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Pilots of CSL's Battery-Assisted Passive UHF RFID Card Underway

Several dozen sites, including a large U.S. retailer and a private school in India, are testing the company's tag, which offers a read range of up to 80 feet without obstructions, and about 15 feet when attached to a person's body.
By Claire Swedberg
Dec 12, 2012Although there are a variety of ultrahigh-frequency (UHF) RFID solutions for passive proximity badges, access control and other ID cards carried by personnel or customers, adoption has been challenged by a drop in read range and reliability when the cards are in close proximity to the human body, according to Jerry Garrett, the managing director of Hong Kong RFID technology firm Convergence Systems Ltd. (CSL). Active tags, while offering a longer read range in the presence of a person's body, are expensive, and some models beacon constantly—a feature many users do not want in an ID card. Now, several dozen pilots are underway involving a new CSL product that aims to provide a longer read range with battery-assisted passive (BAP) UHF RFID tags that strikes a compromise between passive and active technologies. The new BAP CS9010 card, also known the BAP ID Card, contains a UHF RFID inlay compliant with the EPC Gen 2 and ISO 18000-6c standards. It comes with its own power source—a battery—which is activated only if the tag is scanned by a reader, in which case the card will use the battery power to boost the transmission, and the tag will then go to sleep.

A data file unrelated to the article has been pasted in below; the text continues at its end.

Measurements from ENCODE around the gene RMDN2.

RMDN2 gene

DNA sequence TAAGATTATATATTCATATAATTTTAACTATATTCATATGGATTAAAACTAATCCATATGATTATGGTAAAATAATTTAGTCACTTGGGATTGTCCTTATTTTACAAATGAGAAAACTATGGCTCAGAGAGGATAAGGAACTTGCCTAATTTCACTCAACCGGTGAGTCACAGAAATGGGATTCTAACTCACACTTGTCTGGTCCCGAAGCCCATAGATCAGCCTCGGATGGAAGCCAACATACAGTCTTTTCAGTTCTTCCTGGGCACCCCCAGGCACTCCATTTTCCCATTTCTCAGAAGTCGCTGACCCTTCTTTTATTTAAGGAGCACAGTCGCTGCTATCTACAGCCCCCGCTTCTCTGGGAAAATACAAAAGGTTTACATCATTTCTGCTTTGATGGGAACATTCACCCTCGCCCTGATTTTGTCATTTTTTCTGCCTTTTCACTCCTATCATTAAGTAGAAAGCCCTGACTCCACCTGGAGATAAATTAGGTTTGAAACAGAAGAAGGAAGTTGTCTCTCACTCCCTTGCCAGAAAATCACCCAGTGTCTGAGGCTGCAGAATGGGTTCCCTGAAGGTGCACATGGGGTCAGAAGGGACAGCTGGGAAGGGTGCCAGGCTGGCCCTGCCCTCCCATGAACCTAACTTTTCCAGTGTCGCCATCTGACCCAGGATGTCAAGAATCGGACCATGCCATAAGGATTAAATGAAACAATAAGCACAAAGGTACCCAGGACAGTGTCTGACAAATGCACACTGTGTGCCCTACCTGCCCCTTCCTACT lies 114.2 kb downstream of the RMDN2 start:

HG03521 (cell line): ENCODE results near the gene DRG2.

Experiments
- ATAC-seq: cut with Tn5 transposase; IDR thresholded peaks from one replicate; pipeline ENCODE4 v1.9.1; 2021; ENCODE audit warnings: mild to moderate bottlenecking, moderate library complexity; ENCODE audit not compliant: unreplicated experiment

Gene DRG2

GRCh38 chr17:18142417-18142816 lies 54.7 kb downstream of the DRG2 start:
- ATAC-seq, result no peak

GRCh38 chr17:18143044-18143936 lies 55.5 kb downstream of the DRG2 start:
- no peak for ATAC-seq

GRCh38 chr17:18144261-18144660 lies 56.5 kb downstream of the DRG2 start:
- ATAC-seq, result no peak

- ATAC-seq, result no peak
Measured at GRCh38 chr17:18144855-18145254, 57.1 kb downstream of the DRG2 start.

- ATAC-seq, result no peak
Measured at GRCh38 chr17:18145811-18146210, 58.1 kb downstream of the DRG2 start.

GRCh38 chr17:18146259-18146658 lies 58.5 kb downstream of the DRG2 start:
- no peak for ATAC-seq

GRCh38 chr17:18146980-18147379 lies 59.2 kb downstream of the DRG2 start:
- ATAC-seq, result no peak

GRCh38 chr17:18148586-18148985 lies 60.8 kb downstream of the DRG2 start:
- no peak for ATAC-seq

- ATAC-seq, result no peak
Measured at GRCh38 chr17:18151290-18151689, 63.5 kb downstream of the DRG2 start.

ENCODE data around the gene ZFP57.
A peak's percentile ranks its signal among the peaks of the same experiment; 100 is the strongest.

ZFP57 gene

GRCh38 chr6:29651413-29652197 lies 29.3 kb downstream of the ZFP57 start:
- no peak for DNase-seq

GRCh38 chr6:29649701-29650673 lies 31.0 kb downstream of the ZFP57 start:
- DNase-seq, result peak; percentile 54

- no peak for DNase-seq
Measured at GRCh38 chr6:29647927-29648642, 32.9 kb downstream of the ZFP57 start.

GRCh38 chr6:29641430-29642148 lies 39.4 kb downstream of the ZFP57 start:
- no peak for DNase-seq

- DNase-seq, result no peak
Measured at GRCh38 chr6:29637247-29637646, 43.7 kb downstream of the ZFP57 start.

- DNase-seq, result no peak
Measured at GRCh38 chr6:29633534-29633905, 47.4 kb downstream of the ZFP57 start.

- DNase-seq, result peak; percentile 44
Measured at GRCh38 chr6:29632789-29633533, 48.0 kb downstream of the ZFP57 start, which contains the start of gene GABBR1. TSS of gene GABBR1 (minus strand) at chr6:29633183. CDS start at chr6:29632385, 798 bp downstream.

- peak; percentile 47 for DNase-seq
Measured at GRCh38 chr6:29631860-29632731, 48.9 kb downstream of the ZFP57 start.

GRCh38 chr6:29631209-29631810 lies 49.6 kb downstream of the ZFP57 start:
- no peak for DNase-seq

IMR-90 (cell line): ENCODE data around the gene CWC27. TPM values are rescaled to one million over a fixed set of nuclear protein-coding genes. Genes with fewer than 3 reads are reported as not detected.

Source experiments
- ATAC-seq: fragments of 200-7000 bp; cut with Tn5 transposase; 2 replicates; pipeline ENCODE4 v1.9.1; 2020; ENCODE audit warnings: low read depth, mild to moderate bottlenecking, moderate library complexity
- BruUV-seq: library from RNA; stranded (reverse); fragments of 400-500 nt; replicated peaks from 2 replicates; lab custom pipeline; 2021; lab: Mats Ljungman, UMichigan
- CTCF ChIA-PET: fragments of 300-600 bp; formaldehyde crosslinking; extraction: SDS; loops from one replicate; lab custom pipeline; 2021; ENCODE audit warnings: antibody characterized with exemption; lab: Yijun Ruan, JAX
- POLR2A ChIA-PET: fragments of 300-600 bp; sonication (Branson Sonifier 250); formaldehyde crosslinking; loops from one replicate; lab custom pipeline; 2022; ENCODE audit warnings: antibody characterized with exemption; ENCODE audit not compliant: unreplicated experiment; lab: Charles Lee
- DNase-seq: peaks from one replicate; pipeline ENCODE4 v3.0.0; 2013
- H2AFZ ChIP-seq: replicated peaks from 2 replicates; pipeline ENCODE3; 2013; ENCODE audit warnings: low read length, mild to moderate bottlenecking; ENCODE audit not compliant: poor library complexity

The CS9010 card is being tested by systems integrators around the world, Garrett says, as well as by end users, including a large retailer in the United States and a private school in India.

CSL first announced a soft launch of the BAP ID Card at the RFID Journal LIVE! conference held in April 2012. Since then, companies have been trialing it for use in tracking the zones in which people—such as students, employees or customers with loyalty cards—are located. The card is also being tested for use in monitoring items that can be challenging to track via passive UHF tag, such as those containing a large amount of metal that would otherwise require metal-mount tags. The BAP ID Card became available commercially as of last month.

The CS9010 card measures 1.8 millimeters (0.07 inch) in thickness and is about the size of a credit card. It is intended to fit into a pocket, wallet or purse, the company reports, or to be worn as a badge or on a lanyard. The tag's read range is approximately 5 meters (16.4 feet) when held against a person's body, such as in a shirt pocket, but can exceed 25 meters (82 feet) in open space. These statistics apply when CSL's CS203 reader is used; however, Garrett says, any UHF RFID reader can interrogate the tags.


Reader 2012-12-26 12:35:05 PM
The BAP ID Card The BAP ID Card is quite an interesting innovation from CSL. Interrogate, transmit and sleep is attractive and makes me anxiously wait for the report of the accelerated battery-life testing which will ascertain its endurance level and applicability. More so, improving the read ranger with the eye to covering larger facilities will make it a commanding flagship.

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